Roger Steffens: Reggae Encyclopedist and “Family Acid” Photographer
by Eric Trules
If you know anything about the world of reggae music, you know the name, Roger Steffens, the man who began the first radio broadcast of the “Reggae Beat” on KCRW (along with Hank Holmes) on Oct. 7, 1979. It was the only reggae show in Los Angeles at the time, and it went on to set annual fundraising records for the radio station, L.A.’s local NPR affiliate, which is still going strong.
Eventually “Reggae Beat” was syndicated to 130 stations worldwide. Steffens first guest on the show was Bob Marley, and Steffens spent two weeks on the road with Marley in 1979 on the original “Survival” tour. Since then, Steffens has written six books about Marley and the history of reggae, and he has lectured internationally for the past 31 years on “The Life of Bob Marley,” in a multi-media presentation that has been seen everywhere from the bottom of the Grand Canyon, to the Smithsonian to the outback of Australia. I saw the show twice, once at Steffens reggae exhibition installed on the Queen Mary in Long Beach, a second time, more recently, at USC’ s School of Cinematic Arts. Roger spoke while his wife, Mary, ran the slides and videos.
Steffens’ world-famous reggae archives are housed in a labyrinthine maze below the first floor of his home in Echo Park, filling the entire lower level of seven rooms from floor to ceiling. “We’ve had to move twice just to house the collection,” he told me. “And now we’re about to burst this one too. We need a permanent institutional home, just in case you know of one.”
His Marley collection has been called the most complete in the world, by the very Wailers themselves, Bob’s band members. It’s not just shelves of records, tapes, and CDs pushing out from every corner, but tens of thousands of reggae photographs, 30,000 reggae fliers from all over the world, 2,000 reggae posters (many of them signed by the original artists), 140 cubic feet of alphabetized clippings, and an array of invaluable books and magazines, including the full 48-year run of Rolling Stone. (He bought the first issue the day before he went to Vietnam.)
Yet Steffens is not only a reggae “encyclopedist” and collector. He has also hosted programs of African music, poetry, the Sixties, and a wide-open talk show, called “Offbeat.” He has interviewed countless colorful musicians, and he is the man who turned Paul Simon on the Ladysmith Black Mambazo for his landmark and Grammy-winning 1986 “Graceland” LP. Steffens was the first speaker at the Rock and Roll Hall of Fame and Museum, and the most frequent, nine times. In 2013 he spent the first two months of the year on the road as the Wailers’ opening act on their international “Survival Revival” tour.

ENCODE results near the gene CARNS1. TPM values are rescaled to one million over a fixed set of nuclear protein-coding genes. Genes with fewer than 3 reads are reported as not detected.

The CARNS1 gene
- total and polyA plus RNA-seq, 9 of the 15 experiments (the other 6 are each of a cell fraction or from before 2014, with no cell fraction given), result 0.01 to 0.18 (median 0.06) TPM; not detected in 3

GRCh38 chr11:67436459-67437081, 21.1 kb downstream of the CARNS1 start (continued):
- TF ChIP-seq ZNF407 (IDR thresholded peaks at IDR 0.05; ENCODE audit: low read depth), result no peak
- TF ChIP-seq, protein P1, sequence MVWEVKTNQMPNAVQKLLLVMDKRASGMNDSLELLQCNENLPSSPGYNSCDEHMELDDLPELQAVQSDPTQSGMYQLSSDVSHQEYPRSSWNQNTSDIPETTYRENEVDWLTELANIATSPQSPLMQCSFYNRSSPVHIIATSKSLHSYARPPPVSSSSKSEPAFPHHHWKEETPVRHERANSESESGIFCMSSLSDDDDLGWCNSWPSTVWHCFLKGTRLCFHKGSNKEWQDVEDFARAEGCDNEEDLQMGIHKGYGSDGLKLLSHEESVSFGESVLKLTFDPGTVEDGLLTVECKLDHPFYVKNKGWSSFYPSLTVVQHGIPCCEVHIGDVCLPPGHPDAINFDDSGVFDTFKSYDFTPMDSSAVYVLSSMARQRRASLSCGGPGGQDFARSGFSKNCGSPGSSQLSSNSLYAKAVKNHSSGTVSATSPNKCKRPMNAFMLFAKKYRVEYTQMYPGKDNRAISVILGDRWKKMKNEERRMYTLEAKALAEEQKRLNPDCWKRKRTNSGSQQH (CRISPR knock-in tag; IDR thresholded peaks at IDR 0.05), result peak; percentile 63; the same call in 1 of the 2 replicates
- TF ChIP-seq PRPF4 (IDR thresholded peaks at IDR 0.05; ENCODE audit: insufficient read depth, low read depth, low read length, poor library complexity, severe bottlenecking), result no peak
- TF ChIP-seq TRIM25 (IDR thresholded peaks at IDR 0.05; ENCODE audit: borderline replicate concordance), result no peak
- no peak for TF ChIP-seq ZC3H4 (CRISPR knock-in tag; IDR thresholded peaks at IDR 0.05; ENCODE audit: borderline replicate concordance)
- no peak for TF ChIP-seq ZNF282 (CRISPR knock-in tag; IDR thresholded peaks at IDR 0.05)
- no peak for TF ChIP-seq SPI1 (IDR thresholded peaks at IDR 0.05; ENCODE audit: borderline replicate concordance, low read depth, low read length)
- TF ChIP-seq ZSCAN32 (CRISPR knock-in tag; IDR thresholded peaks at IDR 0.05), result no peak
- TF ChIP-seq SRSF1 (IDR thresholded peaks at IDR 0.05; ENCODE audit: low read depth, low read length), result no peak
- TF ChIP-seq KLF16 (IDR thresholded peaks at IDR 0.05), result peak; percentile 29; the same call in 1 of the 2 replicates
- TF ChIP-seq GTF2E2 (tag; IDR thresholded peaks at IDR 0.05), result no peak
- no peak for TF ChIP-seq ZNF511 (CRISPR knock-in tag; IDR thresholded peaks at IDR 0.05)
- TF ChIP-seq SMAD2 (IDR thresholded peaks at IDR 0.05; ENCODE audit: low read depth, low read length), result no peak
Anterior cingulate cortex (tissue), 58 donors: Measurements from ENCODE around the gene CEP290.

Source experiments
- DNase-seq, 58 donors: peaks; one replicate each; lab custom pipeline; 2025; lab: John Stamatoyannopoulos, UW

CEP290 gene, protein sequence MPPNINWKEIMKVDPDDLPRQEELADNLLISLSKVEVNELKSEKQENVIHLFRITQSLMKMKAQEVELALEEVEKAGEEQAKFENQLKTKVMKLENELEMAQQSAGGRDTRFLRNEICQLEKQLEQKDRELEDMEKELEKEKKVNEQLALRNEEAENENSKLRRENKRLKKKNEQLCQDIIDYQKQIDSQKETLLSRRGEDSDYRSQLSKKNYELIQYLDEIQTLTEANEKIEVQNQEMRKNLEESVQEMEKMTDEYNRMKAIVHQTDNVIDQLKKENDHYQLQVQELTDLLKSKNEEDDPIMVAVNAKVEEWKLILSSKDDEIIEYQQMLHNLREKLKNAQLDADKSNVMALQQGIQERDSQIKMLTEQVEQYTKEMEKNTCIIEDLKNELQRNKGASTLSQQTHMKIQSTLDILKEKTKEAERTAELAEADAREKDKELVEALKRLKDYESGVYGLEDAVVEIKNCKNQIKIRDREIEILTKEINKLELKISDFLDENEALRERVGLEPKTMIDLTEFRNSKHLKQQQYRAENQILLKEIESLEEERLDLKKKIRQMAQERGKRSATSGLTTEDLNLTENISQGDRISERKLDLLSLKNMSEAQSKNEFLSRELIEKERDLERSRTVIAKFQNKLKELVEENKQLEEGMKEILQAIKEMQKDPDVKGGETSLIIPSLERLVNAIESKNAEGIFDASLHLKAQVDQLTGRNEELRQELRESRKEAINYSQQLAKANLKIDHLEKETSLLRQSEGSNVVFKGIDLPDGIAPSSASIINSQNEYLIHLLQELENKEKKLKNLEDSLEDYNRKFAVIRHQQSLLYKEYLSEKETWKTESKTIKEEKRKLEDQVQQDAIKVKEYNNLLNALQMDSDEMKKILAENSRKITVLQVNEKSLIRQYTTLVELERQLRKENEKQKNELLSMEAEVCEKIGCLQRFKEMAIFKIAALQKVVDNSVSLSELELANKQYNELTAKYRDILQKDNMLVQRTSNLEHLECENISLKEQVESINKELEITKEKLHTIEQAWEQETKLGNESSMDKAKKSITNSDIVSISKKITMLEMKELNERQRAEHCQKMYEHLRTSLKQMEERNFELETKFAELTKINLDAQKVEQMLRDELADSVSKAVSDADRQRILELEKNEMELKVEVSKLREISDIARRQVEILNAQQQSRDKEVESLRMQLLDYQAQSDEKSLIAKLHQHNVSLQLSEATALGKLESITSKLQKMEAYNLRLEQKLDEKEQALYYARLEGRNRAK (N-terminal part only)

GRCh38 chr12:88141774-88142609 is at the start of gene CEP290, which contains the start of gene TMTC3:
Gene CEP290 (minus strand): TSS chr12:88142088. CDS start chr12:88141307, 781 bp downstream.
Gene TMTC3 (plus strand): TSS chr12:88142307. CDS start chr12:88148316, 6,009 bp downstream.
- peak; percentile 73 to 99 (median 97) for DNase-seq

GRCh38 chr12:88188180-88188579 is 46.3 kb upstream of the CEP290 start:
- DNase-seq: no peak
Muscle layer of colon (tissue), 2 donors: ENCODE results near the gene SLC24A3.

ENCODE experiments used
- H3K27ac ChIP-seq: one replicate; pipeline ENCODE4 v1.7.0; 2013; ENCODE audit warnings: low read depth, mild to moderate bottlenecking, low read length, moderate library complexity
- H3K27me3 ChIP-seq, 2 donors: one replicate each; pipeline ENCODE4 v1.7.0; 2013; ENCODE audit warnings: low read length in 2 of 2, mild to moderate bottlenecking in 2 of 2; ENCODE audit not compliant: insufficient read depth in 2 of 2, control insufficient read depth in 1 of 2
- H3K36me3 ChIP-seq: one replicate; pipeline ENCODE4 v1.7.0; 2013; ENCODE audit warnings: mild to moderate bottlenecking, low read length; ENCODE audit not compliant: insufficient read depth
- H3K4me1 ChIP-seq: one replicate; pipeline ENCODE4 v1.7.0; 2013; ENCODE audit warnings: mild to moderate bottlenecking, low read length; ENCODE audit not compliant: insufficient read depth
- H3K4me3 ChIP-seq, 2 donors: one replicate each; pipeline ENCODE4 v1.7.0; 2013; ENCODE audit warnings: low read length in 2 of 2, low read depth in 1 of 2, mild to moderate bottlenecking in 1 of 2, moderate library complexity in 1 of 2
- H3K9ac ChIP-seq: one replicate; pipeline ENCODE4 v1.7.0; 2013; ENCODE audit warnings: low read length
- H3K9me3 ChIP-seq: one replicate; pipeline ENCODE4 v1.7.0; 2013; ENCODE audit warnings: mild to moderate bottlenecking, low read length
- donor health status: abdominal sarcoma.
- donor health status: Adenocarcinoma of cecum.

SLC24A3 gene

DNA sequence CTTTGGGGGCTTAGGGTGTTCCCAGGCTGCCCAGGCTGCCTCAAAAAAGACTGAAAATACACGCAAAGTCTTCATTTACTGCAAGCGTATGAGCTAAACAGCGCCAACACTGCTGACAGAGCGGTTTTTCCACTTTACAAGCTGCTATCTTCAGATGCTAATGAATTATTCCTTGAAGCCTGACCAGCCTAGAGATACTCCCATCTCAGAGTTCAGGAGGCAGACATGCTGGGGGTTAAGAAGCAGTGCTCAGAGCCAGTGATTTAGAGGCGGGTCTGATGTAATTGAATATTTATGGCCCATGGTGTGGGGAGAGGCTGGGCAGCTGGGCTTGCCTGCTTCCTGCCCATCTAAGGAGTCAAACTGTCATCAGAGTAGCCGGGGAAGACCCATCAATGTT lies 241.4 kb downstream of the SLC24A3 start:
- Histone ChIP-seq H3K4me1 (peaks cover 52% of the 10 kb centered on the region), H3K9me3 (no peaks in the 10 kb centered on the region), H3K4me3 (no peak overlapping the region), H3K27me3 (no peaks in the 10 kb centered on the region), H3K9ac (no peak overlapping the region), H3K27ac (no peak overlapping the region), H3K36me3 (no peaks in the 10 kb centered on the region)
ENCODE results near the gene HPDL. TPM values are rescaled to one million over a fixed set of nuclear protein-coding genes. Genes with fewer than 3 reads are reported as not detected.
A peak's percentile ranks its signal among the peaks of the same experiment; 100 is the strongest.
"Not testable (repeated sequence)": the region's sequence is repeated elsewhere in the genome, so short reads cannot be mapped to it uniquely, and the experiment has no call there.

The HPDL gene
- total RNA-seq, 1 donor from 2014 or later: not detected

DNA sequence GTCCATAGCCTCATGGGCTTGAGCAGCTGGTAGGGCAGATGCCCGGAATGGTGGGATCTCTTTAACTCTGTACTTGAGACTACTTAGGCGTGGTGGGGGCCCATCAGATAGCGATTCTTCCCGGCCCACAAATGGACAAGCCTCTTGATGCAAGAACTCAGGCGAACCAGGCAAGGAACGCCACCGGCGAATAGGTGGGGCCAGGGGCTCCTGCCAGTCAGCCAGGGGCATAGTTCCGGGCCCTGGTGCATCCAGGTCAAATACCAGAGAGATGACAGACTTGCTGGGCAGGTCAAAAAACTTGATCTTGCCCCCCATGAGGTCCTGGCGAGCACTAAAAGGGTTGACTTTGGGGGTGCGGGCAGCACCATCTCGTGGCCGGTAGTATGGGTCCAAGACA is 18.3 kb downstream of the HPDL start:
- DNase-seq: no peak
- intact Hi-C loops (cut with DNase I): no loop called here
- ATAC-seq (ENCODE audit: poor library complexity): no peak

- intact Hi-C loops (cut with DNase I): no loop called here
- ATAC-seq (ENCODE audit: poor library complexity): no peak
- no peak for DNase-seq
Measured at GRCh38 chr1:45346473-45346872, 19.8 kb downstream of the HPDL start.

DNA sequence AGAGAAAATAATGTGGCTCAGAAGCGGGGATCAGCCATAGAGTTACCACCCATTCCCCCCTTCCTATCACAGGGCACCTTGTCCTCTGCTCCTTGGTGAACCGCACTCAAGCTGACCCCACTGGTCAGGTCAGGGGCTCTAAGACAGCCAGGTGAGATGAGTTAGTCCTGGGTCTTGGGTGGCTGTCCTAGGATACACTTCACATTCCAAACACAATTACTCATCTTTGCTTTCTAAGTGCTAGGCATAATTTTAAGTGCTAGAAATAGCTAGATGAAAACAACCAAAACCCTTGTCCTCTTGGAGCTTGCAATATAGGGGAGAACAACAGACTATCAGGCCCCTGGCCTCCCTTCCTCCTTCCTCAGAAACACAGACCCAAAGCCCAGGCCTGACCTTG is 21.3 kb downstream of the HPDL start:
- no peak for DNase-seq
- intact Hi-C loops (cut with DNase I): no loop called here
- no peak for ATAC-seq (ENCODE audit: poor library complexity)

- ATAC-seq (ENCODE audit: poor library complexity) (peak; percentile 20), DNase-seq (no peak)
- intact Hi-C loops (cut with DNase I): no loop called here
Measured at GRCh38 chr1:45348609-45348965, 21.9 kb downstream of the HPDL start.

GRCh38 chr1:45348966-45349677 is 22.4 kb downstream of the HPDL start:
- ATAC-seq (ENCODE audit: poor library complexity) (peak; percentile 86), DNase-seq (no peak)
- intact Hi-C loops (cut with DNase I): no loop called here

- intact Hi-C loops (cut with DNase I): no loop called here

Where is the reggae guru from? What’s his story? Well, Steffens, who was born in Brooklyn in the early Forties, likes to begin his story of influence with serving for the last 26 months of the Sixties in the army in Vietnam. He was assigned to Psychological Operations in Saigon, but when the TET Offensive hit the capital, Roger found 52 families living in sewer pipes outside his barracks. He began a refugee campaign that raised over 100 tons of food and clothing, mainly from Racine, where he had read poetry in the school before being drafted. He built villages and brought medical and dental assistance to war victims from the DMZ to the Mekong Delta. For his actions, he was awarded a Bronze Star.
“I’ve always had a Hippie heart,” Steffens says proudly. And after a post-war ‘we gotta get out of this place’ year in Marrakech, Morocco in 1971, he moved to Berkeley, California. He photographed his activities hanging with early Rolling Stone writers, musicians, artists, poets, painters, and fellow actors, as avidly as he had taken photos during the Vietnam War. Since that time, all the slides (1967-1993) and prints (1993-2007) stayed hidden behind closed doors — 100,000 images that virtually no one outside the family had ever seen, except in living room slideshows. (He’s taken another 240,000 digital images since.)
Then, in 2013, Roger’s son, Devon Steffens, spent a year digitizing some 40,000 slides. Next, his daughter, Kate, asked, “Why don’t I start an Instagram site?” Right on cue, Steffens replied, “What’s an Instagram?” After his daughter explained and her dad agreed, she began posting two pictures a day under the rubric “The Family Acid,” so called, she said, because her childhood friends told her that her family was “like the Waltons on Acid.” The fact that Roger and his wife, Mary, met on an acid trip in a pygmy forest in Mendocino under a total eclipse of the moon on Memorial Day, 1975, may have also helped influence the title.